21. Joshua Davis. The Untold Story of the World’s Biggest Diamond

    Heist. Wired, http://archive.wired.com/politics/law/magazine/17-04/ff_diamonds 1. Combination dial 2. Keyed lock 3. Seismic sensor 4. Locked steel grate 5. Magnetic sensor 6. External security camera 7. Keypad to disarm sensors 8. Light sensor 9. Internal security camera 10. Heat / motion sensor
  22. • USG employee background checks & fingerprints • Credit cards

    • User data • PPI: SSN, driver’s license, phone, address, DoB, etc • Passwords
  23. Photo Credit: Tom Varco (CC BY-SA 3.0) https://en.wikipedia.org/wiki/Safe#/media/File:Safe.jpg Photo Credit:

    Jonathunder (CC BY-SA 3.0) https://en.wikipedia.org/wiki/Bank_vault#/media/File:WinonaSavingsBankVault.JPG
  24. risk threat vulnerability consequence • •

  25. risk threat vulnerability consequence • • asset attack vectors controls

  26. http://lockheedmartin.com/content/dam/lockheed/data/isgs/documents/Threat-Driven%20Approach%20whitepaper.pdf

  27. http://lockheedmartin.com/content/dam/lockheed/data/isgs/documents/Threat-Driven%20Approach%20whitepaper.pdf

  28. Cloud Attack Graphs • Cloud account credentials • Instance account

    credentials • Your employees, supply chains, code • Provider’s employees, supply chains, code • Corporate network • Build pipeline
  29. Why are we losing? … and how can we improve?

  30. Tipping Point Increasing Security Investment Increasing Security Engineering Efficiencies

  31. from cryptography.fernet import Fernet key = Fernet.generate_key() f = Fernet(key)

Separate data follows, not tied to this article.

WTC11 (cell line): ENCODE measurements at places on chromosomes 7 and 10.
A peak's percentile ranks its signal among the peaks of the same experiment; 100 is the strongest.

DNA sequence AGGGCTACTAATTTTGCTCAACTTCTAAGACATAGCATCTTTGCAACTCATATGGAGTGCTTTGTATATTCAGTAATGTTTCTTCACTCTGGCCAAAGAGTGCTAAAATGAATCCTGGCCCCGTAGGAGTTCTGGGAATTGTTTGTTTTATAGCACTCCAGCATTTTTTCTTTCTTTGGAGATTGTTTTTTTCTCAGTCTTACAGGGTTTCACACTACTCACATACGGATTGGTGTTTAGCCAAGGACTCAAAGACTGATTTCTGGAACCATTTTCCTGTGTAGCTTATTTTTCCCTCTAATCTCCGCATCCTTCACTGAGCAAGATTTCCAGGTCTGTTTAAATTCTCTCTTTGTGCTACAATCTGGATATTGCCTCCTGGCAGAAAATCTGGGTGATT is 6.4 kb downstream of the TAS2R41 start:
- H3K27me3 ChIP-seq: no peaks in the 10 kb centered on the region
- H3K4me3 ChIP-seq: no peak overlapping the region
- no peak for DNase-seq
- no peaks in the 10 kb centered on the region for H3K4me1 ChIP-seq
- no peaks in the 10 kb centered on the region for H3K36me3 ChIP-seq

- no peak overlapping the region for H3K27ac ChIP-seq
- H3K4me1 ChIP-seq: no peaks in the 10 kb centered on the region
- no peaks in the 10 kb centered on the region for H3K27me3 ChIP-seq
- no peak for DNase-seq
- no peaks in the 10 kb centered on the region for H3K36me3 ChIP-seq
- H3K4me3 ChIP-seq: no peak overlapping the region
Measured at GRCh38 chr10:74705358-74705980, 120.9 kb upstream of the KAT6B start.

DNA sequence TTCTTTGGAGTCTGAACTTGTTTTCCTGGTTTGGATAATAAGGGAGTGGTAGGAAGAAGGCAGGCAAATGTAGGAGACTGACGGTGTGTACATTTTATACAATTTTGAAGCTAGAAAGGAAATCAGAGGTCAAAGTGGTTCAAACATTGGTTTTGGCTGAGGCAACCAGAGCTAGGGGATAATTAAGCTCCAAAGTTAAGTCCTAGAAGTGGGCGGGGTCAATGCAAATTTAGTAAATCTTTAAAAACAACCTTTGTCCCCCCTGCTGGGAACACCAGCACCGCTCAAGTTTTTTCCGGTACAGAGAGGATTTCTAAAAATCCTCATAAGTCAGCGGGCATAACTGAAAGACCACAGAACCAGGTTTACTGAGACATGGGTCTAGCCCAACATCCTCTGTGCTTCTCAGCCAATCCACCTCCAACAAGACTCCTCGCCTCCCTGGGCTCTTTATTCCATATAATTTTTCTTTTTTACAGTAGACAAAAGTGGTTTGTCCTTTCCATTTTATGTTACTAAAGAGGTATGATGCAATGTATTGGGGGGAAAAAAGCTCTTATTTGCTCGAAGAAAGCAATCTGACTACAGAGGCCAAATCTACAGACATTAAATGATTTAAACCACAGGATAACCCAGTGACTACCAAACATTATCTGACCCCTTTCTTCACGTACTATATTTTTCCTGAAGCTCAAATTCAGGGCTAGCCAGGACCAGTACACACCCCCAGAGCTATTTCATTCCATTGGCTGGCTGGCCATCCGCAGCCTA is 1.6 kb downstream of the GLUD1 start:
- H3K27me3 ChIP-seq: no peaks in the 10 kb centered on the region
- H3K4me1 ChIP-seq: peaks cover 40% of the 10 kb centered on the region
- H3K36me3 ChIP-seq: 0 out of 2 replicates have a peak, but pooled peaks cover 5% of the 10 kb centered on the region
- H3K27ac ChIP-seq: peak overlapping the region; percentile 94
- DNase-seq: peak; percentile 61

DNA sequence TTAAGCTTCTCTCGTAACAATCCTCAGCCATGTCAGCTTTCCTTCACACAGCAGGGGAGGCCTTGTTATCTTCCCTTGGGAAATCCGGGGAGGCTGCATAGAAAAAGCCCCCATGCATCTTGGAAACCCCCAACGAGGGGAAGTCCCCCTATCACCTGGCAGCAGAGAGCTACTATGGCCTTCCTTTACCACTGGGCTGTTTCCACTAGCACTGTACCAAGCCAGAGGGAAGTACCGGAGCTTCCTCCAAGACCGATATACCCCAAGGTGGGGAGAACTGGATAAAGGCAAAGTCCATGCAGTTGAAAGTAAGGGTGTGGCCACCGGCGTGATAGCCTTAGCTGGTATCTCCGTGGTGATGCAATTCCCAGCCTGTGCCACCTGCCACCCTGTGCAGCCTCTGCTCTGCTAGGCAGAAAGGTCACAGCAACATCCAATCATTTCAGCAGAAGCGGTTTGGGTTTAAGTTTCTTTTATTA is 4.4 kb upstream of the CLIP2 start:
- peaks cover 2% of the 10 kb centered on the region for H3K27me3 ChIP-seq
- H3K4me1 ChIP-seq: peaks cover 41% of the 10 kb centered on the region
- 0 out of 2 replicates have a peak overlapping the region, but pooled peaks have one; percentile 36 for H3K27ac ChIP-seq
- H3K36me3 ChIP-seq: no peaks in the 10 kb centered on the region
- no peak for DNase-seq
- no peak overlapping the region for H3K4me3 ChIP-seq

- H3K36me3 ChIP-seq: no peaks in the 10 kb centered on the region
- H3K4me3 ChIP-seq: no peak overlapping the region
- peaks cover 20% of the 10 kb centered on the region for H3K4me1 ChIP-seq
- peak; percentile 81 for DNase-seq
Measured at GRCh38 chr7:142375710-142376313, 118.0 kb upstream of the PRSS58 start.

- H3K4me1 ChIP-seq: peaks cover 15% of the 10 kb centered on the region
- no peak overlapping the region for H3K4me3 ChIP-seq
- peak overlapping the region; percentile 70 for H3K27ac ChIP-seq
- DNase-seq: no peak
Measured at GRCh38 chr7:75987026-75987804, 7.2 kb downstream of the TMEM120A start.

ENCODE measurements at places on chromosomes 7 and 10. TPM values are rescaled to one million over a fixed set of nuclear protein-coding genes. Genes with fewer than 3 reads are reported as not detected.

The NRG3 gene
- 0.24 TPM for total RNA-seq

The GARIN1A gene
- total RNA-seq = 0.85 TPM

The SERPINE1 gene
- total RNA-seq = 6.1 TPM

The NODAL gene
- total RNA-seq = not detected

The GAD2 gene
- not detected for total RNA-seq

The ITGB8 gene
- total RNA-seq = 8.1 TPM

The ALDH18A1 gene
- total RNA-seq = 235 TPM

ciphertext = f.encrypt(b”A message.") plaintext = f.decrypt(ciphertext) Simple Libraries (e.g., python-cryptography) Traditional Libraries (e.g., openssl) #include <openssl/conf.h> #include <openssl/evp.h> #include <openssl/err.h> #include <string.h> int main(int arc, char *argv[]) { /* Set up the key and iv. Do I need to say to not hard code these in a * real application? :-) */ /* A 256 bit key */ unsigned char *key = "01234567890123456789012345678901"; /* A 128 bit IV */ unsigned char *iv = "01234567890123456"; /* Message to be encrypted */ unsigned char *plaintext = "The quick brown fox jumps over the lazy dog"; /* Buffer for ciphertext. Ensure the buffer is long enough for the * ciphertext which may be longer than the plaintext, dependant on the * algorithm and mode */ unsigned char ciphertext[128]; /* Buffer for the decrypted text */ unsigned char decryptedtext[128]; int decryptedtext_len, ciphertext_len; /* Initialise the library */ ERR_load_crypto_strings(); OpenSSL_add_all_algorithms(); OPENSSL_config(NULL); /* Encrypt the plaintext */ ciphertext_len = encrypt(plaintext, strlen(plaintext), key, iv, ciphertext); /* Do something useful with the ciphertext here */ printf("Ciphertext is:\n"); BIO_dump_fp(stdout, ciphertext, ciphertext_len); /* Decrypt the ciphertext */ decryptedtext_len = decrypt(ciphertext, ciphertext_len, key, iv, decryptedtext); /* Add a NULL terminator. We are expecting printable text */ decryptedtext[decryptedtext_len] = '\0'; /* Show the decrypted text */ printf("Decrypted text is:\n"); printf("%s\n", decryptedtext); /* Clean up */ EVP_cleanup(); ERR_free_strings(); return 0; } int encrypt(unsigned char *plaintext, int plaintext_len, unsigned char *key, unsigned char *iv, unsigned char *ciphertext) { EVP_CIPHER_CTX *ctx; int len; int ciphertext_len; /* Create and initialise the context */ if(!(ctx = EVP_CIPHER_CTX_new())) handleErrors(); /* Initialise the encryption operation. IMPORTANT - ensure you use a key * and IV size appropriate for your cipher * In this example we are using 256 bit AES (i.e. a 256 bit key). The * IV size for *most* modes is the same as the block size. For AES this * is 128 bits */ if(1 != EVP_EncryptInit_ex(ctx, EVP_aes_256_cbc(), NULL, key, iv)) handleErrors(); /* Provide the message to be encrypted, and obtain the encrypted output. * EVP_EncryptUpdate can be called multiple times if necessary */ if(1 != EVP_EncryptUpdate(ctx, ciphertext, &len, plaintext, plaintext_len)) handleErrors(); ciphertext_len = len; /* Finalise the encryption. Further ciphertext bytes may be written at * this stage. */ if(1 != EVP_EncryptFinal_ex(ctx, ciphertext + len, &len)) handleErrors(); ciphertext_len += len; /* Clean up */ EVP_CIPHER_CTX_free(ctx); return ciphertext_len; } int decrypt(unsigned char *ciphertext, int ciphertext_len, unsigned char *key, unsigned char *iv, unsigned char *plaintext) { EVP_CIPHER_CTX *ctx; int len; int plaintext_len; /* Create and initialise the context */ if(!(ctx = EVP_CIPHER_CTX_new())) handleErrors(); /* Initialise the decryption operation. IMPORTANT - ensure you use a key * and IV size appropriate for your cipher * In this example we are using 256 bit AES (i.e. a 256 bit key). The * IV size for *most* modes is the same as the block size. For AES this * is 128 bits */ if(1 != EVP_DecryptInit_ex(ctx, EVP_aes_256_cbc(), NULL, key, iv)) handleErrors(); /* Provide the message to be decrypted, and obtain the plaintext output. * EVP_DecryptUpdate can be called multiple times if necessary */ if(1 != EVP_DecryptUpdate(ctx, plaintext, &len, ciphertext, ciphertext_len)) handleErrors(); plaintext_len = len; /* Finalise the decryption. Further plaintext bytes may be written at * this stage. */ if(1 != EVP_DecryptFinal_ex(ctx, plaintext + len, &len)) handleErrors(); plaintext_len += len; /* Clean up */ EVP_CIPHER_CTX_free(ctx); return plaintext_len; } [edit]